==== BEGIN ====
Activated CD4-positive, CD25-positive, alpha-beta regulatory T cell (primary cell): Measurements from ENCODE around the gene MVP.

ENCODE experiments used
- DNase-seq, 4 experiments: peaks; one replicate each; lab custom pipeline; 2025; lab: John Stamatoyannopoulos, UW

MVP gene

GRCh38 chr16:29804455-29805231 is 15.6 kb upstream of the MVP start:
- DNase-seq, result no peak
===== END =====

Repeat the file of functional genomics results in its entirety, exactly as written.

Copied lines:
Activated CD4-positive, CD25-positive, alpha-beta regulatory T cell (primary cell): Measurements from ENCODE around the gene MVP.

ENCODE experiments used
- DNase-seq, 4 experiments: peaks; one replicate each; lab custom pipeline; 2025; lab: John Stamatoyannopoulos, UW

MVP gene

GRCh38 chr16:29804455-29805231 is 15.6 kb upstream of the MVP start:
- DNase-seq, result no peak